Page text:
NELSON PIQUET (1981, 83 & 87)

Parental opposition led to Nelson Souto Maier adopting his mother’s maiden name of Piquet when he first went kart racing. At the age of 19, he won his first national karting title and repeated this success the following year. A move into Super Vee resulted in another national title and he was persuaded by Emerson Fittipaldi to try his luck over in Europe. A year after settling in Britain, he won the 1978 F3 Championships, breaking Jackie Stewart’s long standing record of most wins at this level. Bernie Ecclestone signed him up for his F1 Brabham team in 1979. He went on to claim 13 GP wins for Brabham and two world titles before joining Williams in 1986. This move produced a fierce rivalry with Nigel Mansell that allowed Prost to snatch the title. His 1987 success means that he is now one of only eight drivers with three or more F1 crowns. A move to Lotus in 1988 proved to be disastrous but signing for Benetton in 1990 gave his career a boost as he recorded two Grand Prix wins. In 1991 he defeated his old rival Mansell to notch up another win at Montreal and on that happy note announced his retirement.


Keijo Erik Rosberg (nicknamed Keke) was one of Finland’s early karting pioneers who imported Tecnokarts. He competed in the 1966 world championships, finishing 15th and remained in karting until 1976.  After two seasons in Formula Vee and Atlantic, he had his first Grand Prix outing at the 1978 Dutch GP, racing an ATS. Some months earlier, though, he’d scored a sensational F1 victory for Theodore in the non championship BRDC International Trophy event at Silverstone. After two relatively strong seasons with Wolf and Fittipaldi, he joined the Williams team as a replacement for Alan Jones in 1982. Despite winning just one GP in Switzerland, his consistency earned him the world title by a margin of five points over Didier Pironi and John Watson. He scored five GP victories throughout his career, all of them with Williams. He moved to McLaren in 1986 but the car wasn’t competitive. That year Elio de Angelis, his friend from the karting days, was involved in a fatal crash and it persuaded Keke to retire.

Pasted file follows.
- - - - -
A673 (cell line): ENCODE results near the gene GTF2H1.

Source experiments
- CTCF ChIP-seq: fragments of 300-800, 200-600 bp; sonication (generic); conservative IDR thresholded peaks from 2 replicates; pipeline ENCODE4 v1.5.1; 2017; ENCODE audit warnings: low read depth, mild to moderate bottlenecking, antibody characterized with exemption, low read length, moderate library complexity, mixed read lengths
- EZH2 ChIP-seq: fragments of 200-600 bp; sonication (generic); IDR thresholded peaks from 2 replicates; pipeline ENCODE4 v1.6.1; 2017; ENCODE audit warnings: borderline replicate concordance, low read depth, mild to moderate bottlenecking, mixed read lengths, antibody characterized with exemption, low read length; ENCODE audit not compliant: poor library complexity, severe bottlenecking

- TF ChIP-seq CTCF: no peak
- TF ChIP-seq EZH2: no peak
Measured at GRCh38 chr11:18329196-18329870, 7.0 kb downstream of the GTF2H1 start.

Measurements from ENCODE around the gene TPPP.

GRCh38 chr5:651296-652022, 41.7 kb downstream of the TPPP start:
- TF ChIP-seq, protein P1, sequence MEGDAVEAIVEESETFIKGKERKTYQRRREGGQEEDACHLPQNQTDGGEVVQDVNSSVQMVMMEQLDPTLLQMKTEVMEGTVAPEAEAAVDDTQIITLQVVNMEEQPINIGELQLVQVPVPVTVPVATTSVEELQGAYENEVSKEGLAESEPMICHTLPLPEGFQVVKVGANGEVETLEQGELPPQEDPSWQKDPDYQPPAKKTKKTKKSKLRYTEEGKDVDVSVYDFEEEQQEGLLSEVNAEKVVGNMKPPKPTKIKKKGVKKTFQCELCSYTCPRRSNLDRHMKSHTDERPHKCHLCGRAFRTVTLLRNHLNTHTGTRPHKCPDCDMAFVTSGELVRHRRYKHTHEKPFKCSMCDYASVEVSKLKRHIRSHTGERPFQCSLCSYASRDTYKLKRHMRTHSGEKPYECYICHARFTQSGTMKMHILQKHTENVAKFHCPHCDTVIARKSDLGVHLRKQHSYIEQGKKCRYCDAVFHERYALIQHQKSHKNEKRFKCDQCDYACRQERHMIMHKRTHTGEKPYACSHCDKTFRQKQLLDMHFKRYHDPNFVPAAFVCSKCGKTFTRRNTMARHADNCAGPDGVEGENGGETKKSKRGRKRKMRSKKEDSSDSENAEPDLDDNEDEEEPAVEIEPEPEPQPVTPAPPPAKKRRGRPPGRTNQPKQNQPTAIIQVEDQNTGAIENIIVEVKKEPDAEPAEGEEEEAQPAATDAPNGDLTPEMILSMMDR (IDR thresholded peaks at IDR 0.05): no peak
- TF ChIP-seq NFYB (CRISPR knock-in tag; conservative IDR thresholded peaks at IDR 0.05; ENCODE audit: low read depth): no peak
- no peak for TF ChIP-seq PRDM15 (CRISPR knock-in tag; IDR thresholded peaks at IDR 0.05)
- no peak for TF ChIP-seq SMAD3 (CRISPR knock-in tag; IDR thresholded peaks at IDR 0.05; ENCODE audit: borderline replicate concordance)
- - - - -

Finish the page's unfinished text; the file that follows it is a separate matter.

ALAIN PROST (1985, 86, 89 & 93)

Alain began racing karts as a 14 year old and won the 1973 Junior World Cup held at Oldenzal in Holland. Moving up to seniors that year, he took part in the World Championships at Nivelles, finishing 14th. The following year, he became a full time professional driver, financing his career by selling karts and tuning motors. By winning the 1975 French karting championships he earned a scholarship into Formula Renault, claiming national titles in 1976 and 1977. His move into F3 was equally successful as he captured the 1978 French title followed by the European crown 12 months later. In 1980 Prost signed for McLaren with whom he scored 5 world championship points. Lack of reliability prompted him to look elsewhere and for 1981 he chose the fledgling Renault team. Prost completed three seasons with Renault, winning nine races that earned him 5th, 4th and 2nd in the world championship rankings. He returned to McLaren in 1984 and remained there for six seasons, winning an astonishing 30 races with three world titles to show for it all. After open warfare had broken out with Senna, he transferred his allegiance to Ferrari in 1990 recording five race wins that year. After a bad season in 1991, he fell out with the Ferrari hierarchy and took a year off. He returned to the sport with Williams and easily defeated Senna to win his 4th world crown. He retired from the sport having won 51 GPs setting a record that only Michael Schumacher has been able to beat. He spent several years as a TV commentator and McLaren test driver before buying out the Ligier team in 1997 and renaming it Prost. However, this venture proved to be unsuccessful and he closed the team down in 2001.

AYRTON SENNA (1988, 1990 & 1991)